The Slipshod Gardener 4: Of Ponds and Pumpkins
Pumpkin flowers are large and showy
The Dangers of Gardening Whimsy
My second spring on my devil’s 1/3 acre was an aggressive one. With the help of herbicide, black plastic, and winter, I had eliminated grass from a large portion of my front yard. The ill-begotten mound had been tamed by the introduction of the pond in its center and my beau made me a raised bed. I also made a border bed along the side of my driveway.
Everything was coming along great when I realized there was no way I had enough money, time or energy to do what I wanted to do. So everything came to a halt just as it was beginning to get interesting. Whatever else I was going to do beyond setting up the pond and the raised bed needed to be cheap.
The raised bed was initially put in as a veggie garden. While I was shopping for seeds and plants for it, I picked up a package of pumpkin seeds on a whim. Partly a whim. I hadn’t set out to buy them, but when I saw them, I figured their big leaves would be a great way to hide all the bare ground I currently boasted.
So, yes, I planted pumpkins in my front yard, specifically on and around the mound. It was a sort of gardening humor. I scraped the ground a bit, dropped a seed and patted it down in the most slipshod manner and snickered as I went, not expecting any of them to actually take. Well, maybe one or two.
While I waited for seeds to germinate, my beau took me to a landscaping store in Huntsville to buy a few fish and a rather expensive water lily. The initial pond development was topped off with some Louisiana iris bought cheap from a woman needing to thin hers out. I had been tempted to buy tadpoles as well but my mother assured me that frogs would find my pond even though I had never seen one on my property. She was right. Before summer’s end, I had frogs.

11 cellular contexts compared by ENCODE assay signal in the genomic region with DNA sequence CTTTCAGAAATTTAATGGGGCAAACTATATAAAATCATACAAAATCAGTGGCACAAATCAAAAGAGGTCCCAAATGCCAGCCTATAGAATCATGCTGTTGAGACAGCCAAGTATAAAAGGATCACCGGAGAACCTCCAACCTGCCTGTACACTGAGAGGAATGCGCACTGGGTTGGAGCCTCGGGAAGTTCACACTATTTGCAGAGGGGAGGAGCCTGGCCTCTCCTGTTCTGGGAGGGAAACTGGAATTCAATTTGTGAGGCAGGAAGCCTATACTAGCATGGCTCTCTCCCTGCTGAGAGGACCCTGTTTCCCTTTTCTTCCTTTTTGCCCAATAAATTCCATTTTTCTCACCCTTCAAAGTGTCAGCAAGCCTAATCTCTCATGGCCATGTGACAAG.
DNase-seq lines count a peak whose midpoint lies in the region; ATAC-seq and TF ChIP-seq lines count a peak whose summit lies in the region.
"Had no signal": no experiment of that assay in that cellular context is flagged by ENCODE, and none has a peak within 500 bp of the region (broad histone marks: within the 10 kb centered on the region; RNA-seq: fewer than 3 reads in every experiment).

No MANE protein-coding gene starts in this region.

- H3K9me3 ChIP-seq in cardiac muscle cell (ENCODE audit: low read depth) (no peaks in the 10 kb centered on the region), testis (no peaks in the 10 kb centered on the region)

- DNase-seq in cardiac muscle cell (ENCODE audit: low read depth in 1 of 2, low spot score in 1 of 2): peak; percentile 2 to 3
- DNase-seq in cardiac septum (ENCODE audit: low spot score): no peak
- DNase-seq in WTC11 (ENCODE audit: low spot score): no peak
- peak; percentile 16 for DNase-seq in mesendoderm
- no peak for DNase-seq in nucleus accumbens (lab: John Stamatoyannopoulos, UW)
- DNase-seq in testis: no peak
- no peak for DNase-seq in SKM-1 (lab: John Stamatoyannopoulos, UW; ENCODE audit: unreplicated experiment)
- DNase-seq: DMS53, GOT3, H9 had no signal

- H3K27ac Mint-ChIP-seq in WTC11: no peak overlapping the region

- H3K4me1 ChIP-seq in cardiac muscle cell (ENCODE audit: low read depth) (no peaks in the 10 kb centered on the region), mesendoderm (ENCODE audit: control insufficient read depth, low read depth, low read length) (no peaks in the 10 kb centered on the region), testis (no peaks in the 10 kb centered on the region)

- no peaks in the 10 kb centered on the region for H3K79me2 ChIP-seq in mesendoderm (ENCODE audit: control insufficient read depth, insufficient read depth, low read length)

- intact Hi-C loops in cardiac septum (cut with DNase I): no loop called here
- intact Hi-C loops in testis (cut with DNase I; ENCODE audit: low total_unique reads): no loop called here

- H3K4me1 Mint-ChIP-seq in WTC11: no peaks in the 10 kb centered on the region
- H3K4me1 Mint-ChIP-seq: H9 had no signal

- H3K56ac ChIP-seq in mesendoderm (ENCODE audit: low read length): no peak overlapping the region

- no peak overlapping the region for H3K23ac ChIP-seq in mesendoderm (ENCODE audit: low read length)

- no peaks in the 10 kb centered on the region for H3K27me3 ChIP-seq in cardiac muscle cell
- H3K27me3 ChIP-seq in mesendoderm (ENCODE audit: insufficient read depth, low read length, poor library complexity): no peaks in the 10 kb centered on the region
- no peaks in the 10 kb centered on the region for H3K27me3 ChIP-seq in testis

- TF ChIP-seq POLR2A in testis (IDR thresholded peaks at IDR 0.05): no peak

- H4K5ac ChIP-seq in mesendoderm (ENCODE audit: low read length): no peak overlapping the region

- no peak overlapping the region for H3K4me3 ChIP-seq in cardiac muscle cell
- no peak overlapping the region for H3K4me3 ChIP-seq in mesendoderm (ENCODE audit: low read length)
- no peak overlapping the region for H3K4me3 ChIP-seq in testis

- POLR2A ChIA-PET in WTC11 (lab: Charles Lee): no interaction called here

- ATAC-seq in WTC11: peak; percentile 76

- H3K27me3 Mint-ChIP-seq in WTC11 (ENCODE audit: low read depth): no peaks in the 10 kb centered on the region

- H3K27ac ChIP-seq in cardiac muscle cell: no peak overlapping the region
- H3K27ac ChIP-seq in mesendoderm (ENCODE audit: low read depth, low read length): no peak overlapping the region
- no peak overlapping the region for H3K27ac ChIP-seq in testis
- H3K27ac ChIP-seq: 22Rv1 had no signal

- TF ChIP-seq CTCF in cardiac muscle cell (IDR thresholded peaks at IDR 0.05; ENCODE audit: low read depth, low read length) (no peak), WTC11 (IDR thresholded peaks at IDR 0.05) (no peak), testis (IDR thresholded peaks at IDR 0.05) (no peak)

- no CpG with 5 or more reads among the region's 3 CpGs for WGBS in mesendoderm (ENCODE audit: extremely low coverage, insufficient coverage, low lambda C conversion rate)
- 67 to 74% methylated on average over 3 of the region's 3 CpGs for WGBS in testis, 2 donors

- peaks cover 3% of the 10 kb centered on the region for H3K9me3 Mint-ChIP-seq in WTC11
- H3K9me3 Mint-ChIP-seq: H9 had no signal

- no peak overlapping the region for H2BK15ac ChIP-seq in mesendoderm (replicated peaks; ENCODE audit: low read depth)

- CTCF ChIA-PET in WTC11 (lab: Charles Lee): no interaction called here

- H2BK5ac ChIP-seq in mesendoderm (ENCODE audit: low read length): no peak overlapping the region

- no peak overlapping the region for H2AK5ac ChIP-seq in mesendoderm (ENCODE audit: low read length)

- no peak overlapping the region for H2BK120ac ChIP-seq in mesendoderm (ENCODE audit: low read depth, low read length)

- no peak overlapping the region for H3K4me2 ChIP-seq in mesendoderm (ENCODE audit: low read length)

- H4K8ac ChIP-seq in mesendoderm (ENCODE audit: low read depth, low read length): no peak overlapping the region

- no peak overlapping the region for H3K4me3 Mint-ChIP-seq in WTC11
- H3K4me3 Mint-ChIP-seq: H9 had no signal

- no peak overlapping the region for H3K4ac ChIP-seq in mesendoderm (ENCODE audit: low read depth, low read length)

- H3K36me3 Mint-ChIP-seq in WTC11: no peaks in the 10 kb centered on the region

Not only did the frogs set up housekeeping, but the pumpkin seeds germinated--every last one of them--and they prospered. Their robust arms stretched across my yard in amorous abandon. I had pumpkins large and small by the end of July, much too early for Halloween. A man stopped by to ask if he could buy one for a family reunion cook-out. I invited him to take whatever he wanted. He had difficulty hauling the largest one away.
Meanwhile, I had trouble keeping my pricey water lily. I had new neighbors across the street with young children. Either they were dragging it out or it was dragging itself out. I preferred to believe the former but never caught them at it. One time I found it beached about six feet from the pond. Another time it was in the middle of the road. The third time it disappeared entirely. I suspect the iris survived only because of the weight of the pot.
In August the squash bugs arrived en masse and turned my amusing pumpkin patch into a grotesque invasion of six-legged scuttlers worthy of a Hitchcock film. Using an insecticide didn’t occur to me until the carnage was too far gone. I pulled up the plants and what was left of the fruit and threw everything over the back bank to finish rotting out of my sight.
In the fall, I planted very conventional mums around the pond.